Tag Archives: Columbia University

ARTHUR MITCHELL

“I am a political activist through dance. I believe that dance, and the arts more broadly, can be used as a catalyst for social change—this is why I started the Dance Theatre of Harlem. With my archive at Columbia, artifacts of American dance history and African-American history are accessible to young scholars, academics and the general public.” —Arthur Mitchell

ARTHUR MITCHELL—HARLEM’S BALLET TRAILBLAZER—curated by Lynn Garafola at the Wallach Art Gallery—features an extensive selection from Mitchell’s archive, as well as performance films from throughout his career as a dancer with the New York City Ballet through the founding and directorship of the Dance Theatre of Harlem.

 

ARTHUR MITCHELL—HARLEM’S BALLET TRAILBLAZER, through March 11.

WALLACH ART GALLERY, Columbia University, 615 West 129th Street, New York City.

wallach.columbia.edu/arthur-mitchell-harlems-ballet-trailblazer

See: dancetheatreofharlem.org/legacy

Arthur Mitchell and George Balanchine, New York City Ballet. Photographs by Martha Swope. Image credit: New York Public Library for the Performing Arts.

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SCHIZO-CULTURE EVENT AT OOGA BOOGA

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Sylvère Lotringer was in conversation with Dorothée Perret in the Paris, LA #10 article ‘The Importance of Being Unfinished,’ with an introduction by Barlo Perry.

On Wednesday night he was at Ooga Booga’s second space at 356 Mission Road, to celebrate the launch of Semiotext(e)’s new publication Schizo-Culture, along with Semiotext(e)’s Noura Wedell and Hedi El Khot. For those of us who were only somewhat familiar with Semiotext(e), as an independent publisher inhabiting a lofty space in the art world (Semiotext(e) is included in the 2014 Whitney Biennial) and academia, and who brought the work of many French theorists to the United States, the evening was only somewhat informative. A basis of knowledge and understanding of the topic was already assumed, so the panelists dove straight in.

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Chris Kraus introduces Schizo-Culture at Ooga Booga

The Schizo-Culture conference took place at Columbia University in November of 1975. Lotringer described it as a complete shock. He had expected about fifty people to show up, but instead there were a thousand. He said the conference erupted into creative chaos. Of those who presented at the conference were French philosophers and thinkers Michel Foucault, Gilles Deleuze, Jean-Francois Lyotard, and Félix Guattari, and a wide range of Americans such as William Burroughs, John Cage, and Judy Clark. Lotringer said that when he thinks about schizo-culture, it is all about New York City, and the good energy that was felt there at the time. At the time it was joyful to be in New York City with all of the creative people there, the “old art world,” the punks, the young radicals, and the young academics. “People were afraid to go to New York back then, and they could have never predicted that 42nd St would turn into Disneyland,” said Lotringer.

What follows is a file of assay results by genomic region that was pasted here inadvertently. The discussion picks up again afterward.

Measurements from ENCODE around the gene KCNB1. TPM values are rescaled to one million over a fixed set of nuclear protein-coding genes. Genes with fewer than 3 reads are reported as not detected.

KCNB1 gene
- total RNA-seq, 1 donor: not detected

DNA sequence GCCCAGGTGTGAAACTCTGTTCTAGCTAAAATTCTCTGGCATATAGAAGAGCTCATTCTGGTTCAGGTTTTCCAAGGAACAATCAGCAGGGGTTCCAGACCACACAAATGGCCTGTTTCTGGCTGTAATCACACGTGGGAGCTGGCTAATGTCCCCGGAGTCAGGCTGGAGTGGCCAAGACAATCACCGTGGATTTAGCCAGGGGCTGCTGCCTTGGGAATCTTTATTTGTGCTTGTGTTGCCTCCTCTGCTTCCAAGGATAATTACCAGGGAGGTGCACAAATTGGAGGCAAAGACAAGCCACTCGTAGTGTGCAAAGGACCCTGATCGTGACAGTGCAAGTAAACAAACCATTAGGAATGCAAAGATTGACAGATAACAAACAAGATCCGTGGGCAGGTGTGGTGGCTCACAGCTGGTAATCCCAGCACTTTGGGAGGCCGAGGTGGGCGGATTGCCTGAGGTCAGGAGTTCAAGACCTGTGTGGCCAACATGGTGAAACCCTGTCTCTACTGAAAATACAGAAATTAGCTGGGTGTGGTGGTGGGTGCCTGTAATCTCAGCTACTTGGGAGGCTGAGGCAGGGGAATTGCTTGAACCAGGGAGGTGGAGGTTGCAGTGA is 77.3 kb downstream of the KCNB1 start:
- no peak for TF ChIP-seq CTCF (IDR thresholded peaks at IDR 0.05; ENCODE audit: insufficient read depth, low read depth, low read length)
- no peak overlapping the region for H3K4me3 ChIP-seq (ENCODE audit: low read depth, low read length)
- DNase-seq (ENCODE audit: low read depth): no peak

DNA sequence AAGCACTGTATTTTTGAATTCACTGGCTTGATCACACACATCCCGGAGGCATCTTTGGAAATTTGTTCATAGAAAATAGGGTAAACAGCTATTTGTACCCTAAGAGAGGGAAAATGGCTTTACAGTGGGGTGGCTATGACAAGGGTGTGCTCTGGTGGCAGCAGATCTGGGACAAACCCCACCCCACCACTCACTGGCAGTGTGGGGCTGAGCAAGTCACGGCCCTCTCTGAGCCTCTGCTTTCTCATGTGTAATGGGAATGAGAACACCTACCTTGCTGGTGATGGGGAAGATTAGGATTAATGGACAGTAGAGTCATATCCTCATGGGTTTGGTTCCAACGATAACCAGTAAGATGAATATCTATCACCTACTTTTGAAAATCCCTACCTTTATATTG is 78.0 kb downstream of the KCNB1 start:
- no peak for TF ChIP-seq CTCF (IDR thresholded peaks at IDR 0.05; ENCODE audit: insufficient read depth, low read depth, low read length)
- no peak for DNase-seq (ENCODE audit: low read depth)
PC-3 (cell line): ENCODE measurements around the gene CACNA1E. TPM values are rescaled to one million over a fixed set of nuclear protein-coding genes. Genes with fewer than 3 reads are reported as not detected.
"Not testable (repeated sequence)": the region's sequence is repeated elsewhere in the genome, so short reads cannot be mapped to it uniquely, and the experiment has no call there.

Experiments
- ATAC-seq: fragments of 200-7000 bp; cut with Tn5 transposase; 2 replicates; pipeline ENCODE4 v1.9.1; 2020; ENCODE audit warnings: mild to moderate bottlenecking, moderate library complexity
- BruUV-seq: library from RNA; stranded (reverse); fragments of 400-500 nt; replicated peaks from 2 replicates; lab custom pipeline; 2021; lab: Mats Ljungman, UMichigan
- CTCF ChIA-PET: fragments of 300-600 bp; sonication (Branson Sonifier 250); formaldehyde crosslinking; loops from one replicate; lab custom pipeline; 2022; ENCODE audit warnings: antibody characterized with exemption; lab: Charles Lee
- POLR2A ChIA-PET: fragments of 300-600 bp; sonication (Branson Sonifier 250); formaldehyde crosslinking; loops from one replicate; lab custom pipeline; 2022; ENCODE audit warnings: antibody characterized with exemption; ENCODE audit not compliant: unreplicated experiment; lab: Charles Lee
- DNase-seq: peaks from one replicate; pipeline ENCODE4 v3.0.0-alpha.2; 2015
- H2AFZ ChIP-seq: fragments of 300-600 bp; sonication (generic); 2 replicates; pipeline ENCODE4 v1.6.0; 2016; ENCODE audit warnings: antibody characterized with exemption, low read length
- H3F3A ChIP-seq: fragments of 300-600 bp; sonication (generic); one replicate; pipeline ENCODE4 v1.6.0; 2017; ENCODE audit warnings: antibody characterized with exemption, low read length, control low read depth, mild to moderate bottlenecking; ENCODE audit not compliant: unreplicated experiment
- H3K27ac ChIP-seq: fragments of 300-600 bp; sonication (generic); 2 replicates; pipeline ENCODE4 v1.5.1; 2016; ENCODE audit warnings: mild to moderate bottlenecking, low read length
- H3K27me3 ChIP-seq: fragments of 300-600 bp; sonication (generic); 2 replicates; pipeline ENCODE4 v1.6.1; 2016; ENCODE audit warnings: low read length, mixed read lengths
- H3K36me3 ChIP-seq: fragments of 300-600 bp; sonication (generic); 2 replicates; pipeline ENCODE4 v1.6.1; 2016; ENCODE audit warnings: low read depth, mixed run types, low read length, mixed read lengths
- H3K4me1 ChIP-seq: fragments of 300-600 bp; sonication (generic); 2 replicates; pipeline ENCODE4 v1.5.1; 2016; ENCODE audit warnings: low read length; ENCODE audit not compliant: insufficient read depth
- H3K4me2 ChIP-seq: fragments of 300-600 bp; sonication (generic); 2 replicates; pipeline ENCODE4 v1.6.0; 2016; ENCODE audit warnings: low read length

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Noura Wedell, Sylvère Lotringer, and Hedi El Khot

Three years later, Semiotext(e) published the Schizo-Culture issue of their journal. He described the issue as being very fun to put together, and introduces it in the book as being “…not the same as the Schizo-Culture conference. The issue was put together three years after the conference in a very different context with very different intentions and with different material. …[It] doesn’t recount the shock encounter that took place between French and American philosophers and artists at ‘the Event,’ but instead consummated the magazine’s rupture with academe. It also took Semiotext(e) one step closer to the New York art world at an exciting and innovative time. No one could have anticipated that in just five years it would mutate into an art market, and then into an art industry. It was more than anyone had bargained for.” (v)

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Jack Smith, Jungle Island, 1967

Lotringer’s introduction to the Schizo-Culture conference and the Schizo-Culture issue of the journal was followed with Jack Smith’s film Jungle Island from 1967. Lotringer said that Smith knew nothing about French philosophy, yet he embraced the same ideas. He said he had a presence and a simplicity, that you just need to look at the world around you. His beautiful film was a jungle island dream, a layering of images of tropical plants, water, and a drag queen in heavy colorful makeup sparkling in the sun.

After the film, Noura Wedell and Hedi El Khot asked Lotringer a few questions, trying to start a discussion, but it was mostly Lotringer who spoke. The questions were opened up to the audience, and with each one, Lotringer became more and more impassioned. Towards the end he stated, “We are taught to be individuals, to draw attention to ourselves. That is how we are raised. Subjectivity is a false problem. You have to break from individualism by being mad.”